Definitely spend a full day in Stowe or more if you can! This town looks like something straight out of a hallmark movie it’s so cute. We started the day out with a gondola ride and hike up Spruce Peak. There are several hiking trails to choose from that range from beginner to intermediate level. If you want to skip the hike but see beautiful views, take the Stowe Mountain Resort gondola up and down. It’s a small fee and located directly across the street from Spruce Peak.
After our morning hike we headed into town for coffee and breakfast at Black Cap. If you can, I suggest grabbing coffee at Black Cap and then walking over to Butler’s Pantry for breakfast. Unfortunately it was closed when we were there. Make time to just walk around the little town center of Stowe after breakfast and pop into some of the shops- you won’t regret it. A few memorable ones were Shaw’s General store for souvenirs and Laughing Moon Chocolates for obvious reasons- get the Habanero Salted Caramel!
Next we went in search of another covered bridge for pictures and found the cutest red bridge (literally called Red Covered Bridge) about 15 minutes outside of town. There is also Emily’s Bridge located in Stowe that is supposed to be haunted but we forwent that one.
We ended the day at Stowe Cider with a flight of of apple ciders and light bites from the food truck on site. Cold Hollow Cider Mill is another place for cider that I went to the next day. Both good- personally I found Cold Hollow Cider Mill over crowded and over hyped. If you want a more personal, low key experience go to Stowe Cider!
We ended up grabbing some cider to go and heading back to the hotel for room service because we were so tired. It was a fun night of drinking, downing pizza and girl talk by the fire. 10/10 recommend.
DAY THREE: Drive from Stowe, VT to Manchester, VT
Before heading out of town I HAD to have another coffee from Black Cap. I somehow had it 3 times in 2 days. Had the Maple latte, Almond Joy latte and Nutella latte and honestly it was a 3 way tie for my favorite.
Since Cold Hollow Cider Mill was on the route to Manchester we stopped off there for donuts and a cider (breakfast of champions). As stated before I personally found this place over crowded and over hyped. It was a zoo- hard to find a place to park as well as a spot to sit down.
Now on to Manchester! Take Route 7. We stopped at Mad Tom Orchard to pick apples and obviously take orchard pictures. This orchard is literally surrounded by mountains on all sides so the views are amazing. Pictures really don’t do it justice.
We stayed at Aerie Inn which is almost right next door to Mad Tom Orchard. Out of all of the places we stayed from here on out- this one was our favorite. Not because of any certain niceties other than it was cheap, convenient and got the job done. We could drive right up to the door, unload our belongings and come and go as we pleased. We dropped our stuff off and went into town for dinner. While it might have been a bit more convenient to stay in Woodstock, we chose here as it was considerably cheaper than anywhere else and about 10 minutes outside of Woodstock so not bad at all.
We ate dinner at Silver Fork which came highly recommended. It is an old library turned into a restaurant that still has several of the original bones. It is a little on the nicer side so we chose to sit at the bar since we were dressed casually from our travel day. I’m very glad that we didn’t forgo this place as it was DELICIOUS. We split a few sharable dishes and enjoyed a couple of cocktails. The check came in a library book in which customers sign the pages. Very neat experience!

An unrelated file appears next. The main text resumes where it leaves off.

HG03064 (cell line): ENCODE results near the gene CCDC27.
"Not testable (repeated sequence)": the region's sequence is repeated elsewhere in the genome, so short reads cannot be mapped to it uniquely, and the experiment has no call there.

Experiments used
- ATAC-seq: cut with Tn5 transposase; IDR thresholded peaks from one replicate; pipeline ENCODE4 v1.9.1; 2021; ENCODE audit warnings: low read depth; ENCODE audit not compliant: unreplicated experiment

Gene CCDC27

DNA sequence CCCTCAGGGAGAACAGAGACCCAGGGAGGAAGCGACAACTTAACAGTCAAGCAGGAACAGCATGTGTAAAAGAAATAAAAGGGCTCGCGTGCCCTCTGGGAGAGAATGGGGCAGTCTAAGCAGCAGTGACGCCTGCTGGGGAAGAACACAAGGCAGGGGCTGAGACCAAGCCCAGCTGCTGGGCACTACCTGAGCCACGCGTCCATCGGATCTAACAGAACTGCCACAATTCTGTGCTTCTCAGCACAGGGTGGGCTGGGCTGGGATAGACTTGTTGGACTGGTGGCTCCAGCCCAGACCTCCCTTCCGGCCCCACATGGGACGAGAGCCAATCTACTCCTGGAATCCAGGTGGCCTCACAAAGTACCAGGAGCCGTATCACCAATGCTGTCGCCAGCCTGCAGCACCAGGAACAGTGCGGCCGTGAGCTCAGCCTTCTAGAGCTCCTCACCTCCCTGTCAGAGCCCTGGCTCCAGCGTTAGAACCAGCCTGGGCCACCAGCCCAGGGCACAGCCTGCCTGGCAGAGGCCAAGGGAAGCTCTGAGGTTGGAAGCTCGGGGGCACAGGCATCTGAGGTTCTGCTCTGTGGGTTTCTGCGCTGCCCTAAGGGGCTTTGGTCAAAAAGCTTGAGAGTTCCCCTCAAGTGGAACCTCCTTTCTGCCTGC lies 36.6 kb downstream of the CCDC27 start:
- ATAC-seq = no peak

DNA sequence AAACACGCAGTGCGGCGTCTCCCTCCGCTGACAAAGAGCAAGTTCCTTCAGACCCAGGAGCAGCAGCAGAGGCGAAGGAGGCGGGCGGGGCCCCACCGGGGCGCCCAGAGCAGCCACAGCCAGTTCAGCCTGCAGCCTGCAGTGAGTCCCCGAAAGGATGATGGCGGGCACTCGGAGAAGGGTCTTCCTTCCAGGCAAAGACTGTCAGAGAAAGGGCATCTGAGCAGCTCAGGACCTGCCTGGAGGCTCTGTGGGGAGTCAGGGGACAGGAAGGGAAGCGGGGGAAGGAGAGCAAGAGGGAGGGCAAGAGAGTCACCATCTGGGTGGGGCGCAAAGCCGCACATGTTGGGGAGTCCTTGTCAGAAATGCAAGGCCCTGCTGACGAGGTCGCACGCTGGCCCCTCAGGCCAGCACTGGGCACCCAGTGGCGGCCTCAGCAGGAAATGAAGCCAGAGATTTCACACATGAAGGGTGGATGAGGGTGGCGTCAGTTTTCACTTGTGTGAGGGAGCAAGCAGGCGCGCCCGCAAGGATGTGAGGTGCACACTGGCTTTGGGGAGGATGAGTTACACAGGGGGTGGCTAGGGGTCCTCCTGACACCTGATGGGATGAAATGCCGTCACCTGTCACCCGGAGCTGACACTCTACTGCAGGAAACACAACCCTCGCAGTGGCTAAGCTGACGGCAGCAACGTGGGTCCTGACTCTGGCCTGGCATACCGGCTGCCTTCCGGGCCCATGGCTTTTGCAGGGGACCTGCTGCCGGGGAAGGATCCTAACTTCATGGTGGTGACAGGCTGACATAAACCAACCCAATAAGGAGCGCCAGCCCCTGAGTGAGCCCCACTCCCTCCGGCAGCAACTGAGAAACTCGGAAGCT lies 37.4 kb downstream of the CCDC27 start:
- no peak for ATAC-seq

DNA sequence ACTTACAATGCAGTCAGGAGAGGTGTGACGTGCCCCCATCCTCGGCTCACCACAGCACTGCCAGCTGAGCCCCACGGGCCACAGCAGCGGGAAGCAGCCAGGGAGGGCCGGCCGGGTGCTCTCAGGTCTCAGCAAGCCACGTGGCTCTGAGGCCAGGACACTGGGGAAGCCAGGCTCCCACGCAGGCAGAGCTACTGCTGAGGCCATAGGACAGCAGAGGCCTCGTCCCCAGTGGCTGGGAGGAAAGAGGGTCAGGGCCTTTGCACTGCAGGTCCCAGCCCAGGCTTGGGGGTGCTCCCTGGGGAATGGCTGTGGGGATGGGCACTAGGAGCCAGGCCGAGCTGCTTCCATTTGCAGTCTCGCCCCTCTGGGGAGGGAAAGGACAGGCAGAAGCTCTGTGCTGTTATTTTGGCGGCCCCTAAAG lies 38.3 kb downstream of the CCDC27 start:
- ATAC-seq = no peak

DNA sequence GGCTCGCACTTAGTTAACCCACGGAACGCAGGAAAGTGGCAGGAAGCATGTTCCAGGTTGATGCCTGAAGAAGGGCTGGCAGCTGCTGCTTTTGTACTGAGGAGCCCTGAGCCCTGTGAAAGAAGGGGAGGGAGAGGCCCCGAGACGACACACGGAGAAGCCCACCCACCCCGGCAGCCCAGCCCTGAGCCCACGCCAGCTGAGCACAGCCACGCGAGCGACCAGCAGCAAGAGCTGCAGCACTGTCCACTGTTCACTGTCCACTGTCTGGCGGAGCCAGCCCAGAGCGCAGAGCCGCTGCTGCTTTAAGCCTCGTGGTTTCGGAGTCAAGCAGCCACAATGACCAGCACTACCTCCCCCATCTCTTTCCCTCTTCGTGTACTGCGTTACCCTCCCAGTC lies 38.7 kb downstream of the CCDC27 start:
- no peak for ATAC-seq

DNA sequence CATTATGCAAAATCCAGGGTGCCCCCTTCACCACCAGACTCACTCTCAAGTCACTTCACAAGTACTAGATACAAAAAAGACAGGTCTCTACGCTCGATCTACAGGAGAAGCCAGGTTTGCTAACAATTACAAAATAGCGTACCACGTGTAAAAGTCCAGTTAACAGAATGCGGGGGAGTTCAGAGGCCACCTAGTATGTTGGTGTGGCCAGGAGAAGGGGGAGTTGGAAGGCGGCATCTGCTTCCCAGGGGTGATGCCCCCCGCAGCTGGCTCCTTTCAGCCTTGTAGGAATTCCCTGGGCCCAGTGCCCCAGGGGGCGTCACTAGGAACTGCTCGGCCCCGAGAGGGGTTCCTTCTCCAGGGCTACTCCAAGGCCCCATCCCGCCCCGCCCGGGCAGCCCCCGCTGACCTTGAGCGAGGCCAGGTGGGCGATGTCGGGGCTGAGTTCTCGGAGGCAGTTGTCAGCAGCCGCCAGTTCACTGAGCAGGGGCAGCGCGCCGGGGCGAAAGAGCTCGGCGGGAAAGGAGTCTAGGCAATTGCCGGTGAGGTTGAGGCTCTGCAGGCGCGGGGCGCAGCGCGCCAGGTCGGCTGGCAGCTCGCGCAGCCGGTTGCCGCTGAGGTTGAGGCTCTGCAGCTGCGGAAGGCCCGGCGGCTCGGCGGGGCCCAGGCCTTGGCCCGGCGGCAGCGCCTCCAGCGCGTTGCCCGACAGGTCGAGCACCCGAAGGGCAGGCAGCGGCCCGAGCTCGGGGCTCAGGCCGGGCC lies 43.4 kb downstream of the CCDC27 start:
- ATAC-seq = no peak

DAY FOUR: Drive from Manchester to Woodstock, VT to Franconia, NH
Note that we did have to backtrack just a bit this morning since we stayed at Aerie Inn. Nonetheless it was worth it to us. We headed back into town for breakfast at the Little Rooster Cafe and to explore Manchester in the daylight. Manchester is known for their their name brand outlet stores so needless to say great shopping! Little Rooster Cafe was a very small, mom and pop sort of cafe and the food was SO good. Get there early and order the veggie hash with a side of whatever the seasonal pancakes are.
From there we made a few pit stops at Chiselville Covered Bridge and Equinox Valley Nursery before doubling back and heading onto Woodstock. Equinox Valley Nursery was a cute nursery and served donuts. Good for a picture but the donuts were subpar if we are being honest.
On to Woodstock via Route 100! Definitely plan to spend more time in Woodstock than Manchester. Woodstock is super cute! It was just unfortunate that the Fall foliage hadn’t really made its way there yet when we went. If you do decide to stay in Woodstock, everyone just raves about the Woodstock Inn even if it’s just to go and check it out!
We went a little past the town center to Sleepy Hollow Farm and Sugarbush Farm. Sleepy Hollow Farm is a photo opportunity (and that’s it) all over the internet. Personally I just really didn’t get it. Unless you are dying for a picture here, I would pass on it. Sugarbush Farms was very near Sleepy Hollow Farms and also a little underwhelming as they only offered 2 tiny maple and 2 tiny cheese samples. But dammit those tiny samples were good. We bought some and brought it home with us!
We had some time to kill before dinner so we spent some time walking around Woodstock’s town center. This is where the Middle Covered Bridge is and several cute shops. We had dinner at Prince and the Pauper which again came highly recommended and reservations should definitely be made in advance. This was one of our more expensive dinners and if I’m being completely honest I’m not sure if it was worth the price tag. It was a prefixed, 3 course menu that you could choose an appetizer, salad and entree from. We enjoyed the butternut squash and apple cider soup, prosciutto and stuffed dates with blue cheese, and parmesan crusted cod.